Sorting brass?

Discussion in 'Reloading' started by Libbylogger, Oct 11, 2019 at 1:29 PM.


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  1. Libbylogger

    Libbylogger New Member

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    I finally found some Winchester brass for my 7mmWSM. Barreled action is at PAC-Nor getting a new tube and brake put on. I weighed the first hundred pieces and found quite a wide assortment of weights per piece. I’m not sure what to do now, these are hard to come by. I’m trying to start out finding a load for my new barrel, cutting out culls in brass is my starting point. Where do I start culling? Here are the results of sorting. I should mention, it’s a hunting rifle. Obviously long range shots are going to be taken.
    221.0-221.9 = 1
    222.0-222.9 = 14
    223.0-223.9 = 33
    224.0-224.9 = 21
    225.0-225.9 = 12
    226.0-226.9 = 17
    227.0-227.9 = 2
     
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  2. crystalgayleguy

    crystalgayleguy Previously Glenn J Voth

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    I would just load and shoot
     
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  3. dfanonymous

    dfanonymous Well-Known Member

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    This is just me...and my experience is probably not a vast as some others in reloading specifically but I have been reloading for awhile...
    However, sorting brass by weight to me anyways is a waste of time... if you want to sort I would sort by volume of the case. Outside of that, don’t worry about it. Prep and load as normal and shoot.
     
  4. corsair4360

    corsair4360 Well-Known Member

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    I would respectfully disagree. Assuming the case external dimensions are the same or nearly so, the internal capacity of the case varies with the weight. I just went through this with my brothers 7mm Remington Magnum with over 13 grains difference between the cases (he bought the brass, etc for me to work with, not my choice of brass). I selected all within 2 grains, worked up a 1" hunting load at 100 yards for elk.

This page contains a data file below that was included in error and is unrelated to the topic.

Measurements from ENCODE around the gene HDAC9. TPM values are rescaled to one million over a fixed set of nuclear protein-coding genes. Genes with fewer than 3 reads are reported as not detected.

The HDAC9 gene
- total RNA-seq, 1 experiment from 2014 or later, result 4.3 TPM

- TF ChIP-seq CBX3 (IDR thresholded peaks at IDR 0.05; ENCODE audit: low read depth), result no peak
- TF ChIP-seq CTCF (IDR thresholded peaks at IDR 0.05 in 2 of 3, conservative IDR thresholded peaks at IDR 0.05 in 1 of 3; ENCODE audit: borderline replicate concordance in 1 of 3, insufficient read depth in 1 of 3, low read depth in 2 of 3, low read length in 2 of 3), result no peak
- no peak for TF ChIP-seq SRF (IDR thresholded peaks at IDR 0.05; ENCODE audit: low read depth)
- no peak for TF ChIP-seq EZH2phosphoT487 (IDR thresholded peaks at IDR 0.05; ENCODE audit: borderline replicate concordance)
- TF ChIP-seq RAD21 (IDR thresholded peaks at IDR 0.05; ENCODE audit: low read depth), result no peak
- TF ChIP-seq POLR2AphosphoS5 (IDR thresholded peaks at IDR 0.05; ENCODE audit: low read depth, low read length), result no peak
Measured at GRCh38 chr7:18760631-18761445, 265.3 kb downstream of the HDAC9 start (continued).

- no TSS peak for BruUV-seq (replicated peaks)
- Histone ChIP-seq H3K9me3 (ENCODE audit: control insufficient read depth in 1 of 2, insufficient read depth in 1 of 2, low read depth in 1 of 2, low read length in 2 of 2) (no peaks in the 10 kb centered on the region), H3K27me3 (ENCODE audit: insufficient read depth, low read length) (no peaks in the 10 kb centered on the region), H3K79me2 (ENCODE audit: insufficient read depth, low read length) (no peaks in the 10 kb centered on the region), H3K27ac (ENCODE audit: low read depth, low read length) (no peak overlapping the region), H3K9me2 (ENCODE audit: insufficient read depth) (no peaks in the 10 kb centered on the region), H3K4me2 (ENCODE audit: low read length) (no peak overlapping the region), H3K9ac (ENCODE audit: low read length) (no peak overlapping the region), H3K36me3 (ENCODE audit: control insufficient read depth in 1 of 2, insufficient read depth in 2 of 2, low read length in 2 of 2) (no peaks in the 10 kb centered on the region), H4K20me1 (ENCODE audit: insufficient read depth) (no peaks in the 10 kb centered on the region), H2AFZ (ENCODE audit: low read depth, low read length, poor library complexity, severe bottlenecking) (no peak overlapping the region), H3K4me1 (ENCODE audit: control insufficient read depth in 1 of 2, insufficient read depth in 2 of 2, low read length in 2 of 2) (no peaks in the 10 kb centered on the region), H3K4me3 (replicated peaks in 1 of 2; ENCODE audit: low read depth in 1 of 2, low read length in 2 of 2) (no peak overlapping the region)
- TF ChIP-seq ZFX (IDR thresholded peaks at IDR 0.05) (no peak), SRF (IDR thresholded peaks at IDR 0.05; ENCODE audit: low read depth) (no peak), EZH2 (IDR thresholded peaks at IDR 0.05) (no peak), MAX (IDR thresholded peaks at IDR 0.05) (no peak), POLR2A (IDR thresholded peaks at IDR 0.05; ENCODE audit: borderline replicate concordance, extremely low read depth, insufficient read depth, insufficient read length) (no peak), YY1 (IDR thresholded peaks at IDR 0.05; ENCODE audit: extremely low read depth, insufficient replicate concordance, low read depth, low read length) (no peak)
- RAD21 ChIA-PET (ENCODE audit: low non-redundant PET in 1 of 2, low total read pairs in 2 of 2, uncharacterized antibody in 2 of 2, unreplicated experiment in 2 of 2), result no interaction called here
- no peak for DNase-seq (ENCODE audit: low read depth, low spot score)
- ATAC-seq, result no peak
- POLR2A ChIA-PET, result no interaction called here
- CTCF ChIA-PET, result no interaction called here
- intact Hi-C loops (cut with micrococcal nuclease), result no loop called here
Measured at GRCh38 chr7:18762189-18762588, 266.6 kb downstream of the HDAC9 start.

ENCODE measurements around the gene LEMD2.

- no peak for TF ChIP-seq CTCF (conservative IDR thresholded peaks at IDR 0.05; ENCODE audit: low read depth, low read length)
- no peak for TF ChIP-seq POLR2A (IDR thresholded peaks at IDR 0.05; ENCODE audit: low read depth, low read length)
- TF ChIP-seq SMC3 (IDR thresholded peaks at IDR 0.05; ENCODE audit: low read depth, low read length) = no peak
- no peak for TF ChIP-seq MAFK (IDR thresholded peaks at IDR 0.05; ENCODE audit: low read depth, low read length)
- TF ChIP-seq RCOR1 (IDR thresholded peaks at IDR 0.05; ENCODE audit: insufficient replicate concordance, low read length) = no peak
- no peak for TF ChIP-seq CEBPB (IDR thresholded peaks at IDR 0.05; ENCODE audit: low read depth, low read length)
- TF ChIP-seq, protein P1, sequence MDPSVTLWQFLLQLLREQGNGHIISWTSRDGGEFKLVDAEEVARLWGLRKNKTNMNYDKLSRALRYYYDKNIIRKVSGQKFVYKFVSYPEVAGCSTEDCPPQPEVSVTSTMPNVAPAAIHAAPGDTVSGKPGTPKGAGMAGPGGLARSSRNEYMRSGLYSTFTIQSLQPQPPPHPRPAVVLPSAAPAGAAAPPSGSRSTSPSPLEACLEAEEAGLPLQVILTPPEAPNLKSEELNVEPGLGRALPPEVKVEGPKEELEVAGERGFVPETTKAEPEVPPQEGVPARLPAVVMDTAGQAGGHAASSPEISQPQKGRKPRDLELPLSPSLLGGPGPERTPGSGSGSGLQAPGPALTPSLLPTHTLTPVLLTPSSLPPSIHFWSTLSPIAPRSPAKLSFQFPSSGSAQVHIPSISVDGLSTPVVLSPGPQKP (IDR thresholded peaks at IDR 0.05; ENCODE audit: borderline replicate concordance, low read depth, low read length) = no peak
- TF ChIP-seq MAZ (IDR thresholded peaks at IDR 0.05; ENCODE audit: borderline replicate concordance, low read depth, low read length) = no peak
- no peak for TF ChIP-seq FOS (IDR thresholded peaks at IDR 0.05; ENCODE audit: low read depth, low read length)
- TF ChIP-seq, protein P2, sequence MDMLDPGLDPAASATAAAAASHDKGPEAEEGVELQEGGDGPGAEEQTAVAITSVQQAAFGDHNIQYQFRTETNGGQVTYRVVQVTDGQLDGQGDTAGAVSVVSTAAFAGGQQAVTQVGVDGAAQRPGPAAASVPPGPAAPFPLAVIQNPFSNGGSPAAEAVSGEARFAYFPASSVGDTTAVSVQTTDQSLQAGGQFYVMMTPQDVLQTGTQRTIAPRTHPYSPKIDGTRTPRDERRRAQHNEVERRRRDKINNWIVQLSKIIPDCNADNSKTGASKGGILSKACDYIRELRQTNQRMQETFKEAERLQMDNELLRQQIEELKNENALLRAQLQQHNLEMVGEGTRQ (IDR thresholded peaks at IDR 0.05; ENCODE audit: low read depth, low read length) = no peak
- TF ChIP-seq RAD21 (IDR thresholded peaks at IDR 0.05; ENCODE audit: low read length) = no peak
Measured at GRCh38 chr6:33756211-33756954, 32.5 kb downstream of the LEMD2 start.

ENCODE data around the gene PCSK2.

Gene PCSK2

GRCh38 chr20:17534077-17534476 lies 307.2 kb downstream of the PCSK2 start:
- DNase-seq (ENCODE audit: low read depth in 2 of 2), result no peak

5. MNbogboy

    MNbogboy Well-Known Member

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    If you have the time do an accurate volume sort of all of them. Some past studies showed only about an 80% correlation. Some better brands of brass ( ie; lapua, norma, Nosler) often come weight sorted to within a grain or two and their volumes correspond.
    I've done tests years ago on cheap Remington brass (30-06) with 6 grain variance in 50 ct. Volumes all over the place with light & heavy just the opposite of what was expected.
    In your case the volume check will give you peace of mind. Your testing will tell you what variance in volume you will accept in velocity difference.
    Marking each case near the case head with an electric etcher will help you keep track of them. Record weights & volumes separate. Refer to them to compare range & chronos results.
    My .02,
    Randy
     
  6. Barrelnut

    Barrelnut Well-Known Member

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    I would probably use the ones in red for final zero, drop verification and hunting. Then use the green ones to work up loads and plink.
    221.0-221.9 = 1
    222.0-222.9 = 14
    223.0-223.9 = 33
    224.0-224.9 = 21

    225.0-225.9 = 12
    226.0-226.9 = 17
    227.0-227.9 = 2
     
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  7. dfanonymous

    dfanonymous Well-Known Member

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    I think this is on the right track for what the OP is looking for.
     
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  8. Barrelnut

    Barrelnut Well-Known Member

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    I have tested weight vs volume sorting a few different times and found this to be very true. For me volume sorting added no benefit, so I no longer do it. I still weight sort though.
     
  9. dfanonymous